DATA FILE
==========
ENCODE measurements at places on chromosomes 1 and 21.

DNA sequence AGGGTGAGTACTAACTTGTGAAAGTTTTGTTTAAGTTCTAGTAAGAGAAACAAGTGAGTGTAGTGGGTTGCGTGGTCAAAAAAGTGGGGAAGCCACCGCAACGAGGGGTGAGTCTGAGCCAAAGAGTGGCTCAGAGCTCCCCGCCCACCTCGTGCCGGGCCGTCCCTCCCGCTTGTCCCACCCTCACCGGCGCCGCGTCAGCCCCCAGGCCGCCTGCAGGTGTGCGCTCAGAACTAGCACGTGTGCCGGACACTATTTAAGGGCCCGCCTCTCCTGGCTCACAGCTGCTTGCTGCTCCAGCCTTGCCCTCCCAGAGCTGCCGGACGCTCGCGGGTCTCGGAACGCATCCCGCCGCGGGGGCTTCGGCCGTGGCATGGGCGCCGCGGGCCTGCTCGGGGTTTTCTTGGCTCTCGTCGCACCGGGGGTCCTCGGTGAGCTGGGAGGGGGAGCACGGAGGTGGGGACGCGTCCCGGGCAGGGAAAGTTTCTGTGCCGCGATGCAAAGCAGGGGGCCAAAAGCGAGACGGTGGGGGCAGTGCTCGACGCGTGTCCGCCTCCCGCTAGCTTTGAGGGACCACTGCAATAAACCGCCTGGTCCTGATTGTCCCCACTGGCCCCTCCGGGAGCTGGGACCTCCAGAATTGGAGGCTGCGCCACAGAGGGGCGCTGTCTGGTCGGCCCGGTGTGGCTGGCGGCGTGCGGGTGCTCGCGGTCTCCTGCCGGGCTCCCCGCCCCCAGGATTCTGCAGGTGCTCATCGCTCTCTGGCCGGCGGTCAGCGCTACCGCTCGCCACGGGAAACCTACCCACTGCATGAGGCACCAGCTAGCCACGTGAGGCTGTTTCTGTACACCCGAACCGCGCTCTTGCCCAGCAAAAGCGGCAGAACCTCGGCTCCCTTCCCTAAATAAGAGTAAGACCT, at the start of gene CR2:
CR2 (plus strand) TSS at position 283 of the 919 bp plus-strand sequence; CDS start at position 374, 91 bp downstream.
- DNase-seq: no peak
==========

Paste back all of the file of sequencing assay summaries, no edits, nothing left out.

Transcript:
ENCODE measurements at places on chromosomes 1 and 21.

DNA sequence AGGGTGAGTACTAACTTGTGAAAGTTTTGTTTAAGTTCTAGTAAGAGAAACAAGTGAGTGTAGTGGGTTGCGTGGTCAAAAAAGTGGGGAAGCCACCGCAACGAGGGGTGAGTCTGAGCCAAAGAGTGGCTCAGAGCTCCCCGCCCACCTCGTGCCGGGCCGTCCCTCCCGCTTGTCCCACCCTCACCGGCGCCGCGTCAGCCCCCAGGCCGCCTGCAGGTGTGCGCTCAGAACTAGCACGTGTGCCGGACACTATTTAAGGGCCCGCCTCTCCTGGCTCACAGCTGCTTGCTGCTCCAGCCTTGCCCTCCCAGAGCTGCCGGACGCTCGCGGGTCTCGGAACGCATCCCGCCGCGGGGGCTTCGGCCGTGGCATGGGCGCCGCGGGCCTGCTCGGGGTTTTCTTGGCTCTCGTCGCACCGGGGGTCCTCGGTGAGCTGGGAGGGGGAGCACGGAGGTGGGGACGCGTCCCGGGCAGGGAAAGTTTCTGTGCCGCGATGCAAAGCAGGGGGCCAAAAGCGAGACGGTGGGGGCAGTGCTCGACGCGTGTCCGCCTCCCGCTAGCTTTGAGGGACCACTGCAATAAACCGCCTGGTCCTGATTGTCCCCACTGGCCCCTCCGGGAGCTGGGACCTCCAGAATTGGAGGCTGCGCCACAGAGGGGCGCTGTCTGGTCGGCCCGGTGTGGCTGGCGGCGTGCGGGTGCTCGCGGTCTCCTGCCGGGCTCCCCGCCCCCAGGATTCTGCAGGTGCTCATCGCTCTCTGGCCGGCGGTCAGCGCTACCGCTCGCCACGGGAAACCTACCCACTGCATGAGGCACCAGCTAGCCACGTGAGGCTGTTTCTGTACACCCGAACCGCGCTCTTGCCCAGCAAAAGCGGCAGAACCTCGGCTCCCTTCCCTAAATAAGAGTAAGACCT, at the start of gene CR2:
CR2 (plus strand) TSS at position 283 of the 919 bp plus-strand sequence; CDS start at position 374, 91 bp downstream.
- DNase-seq: no peak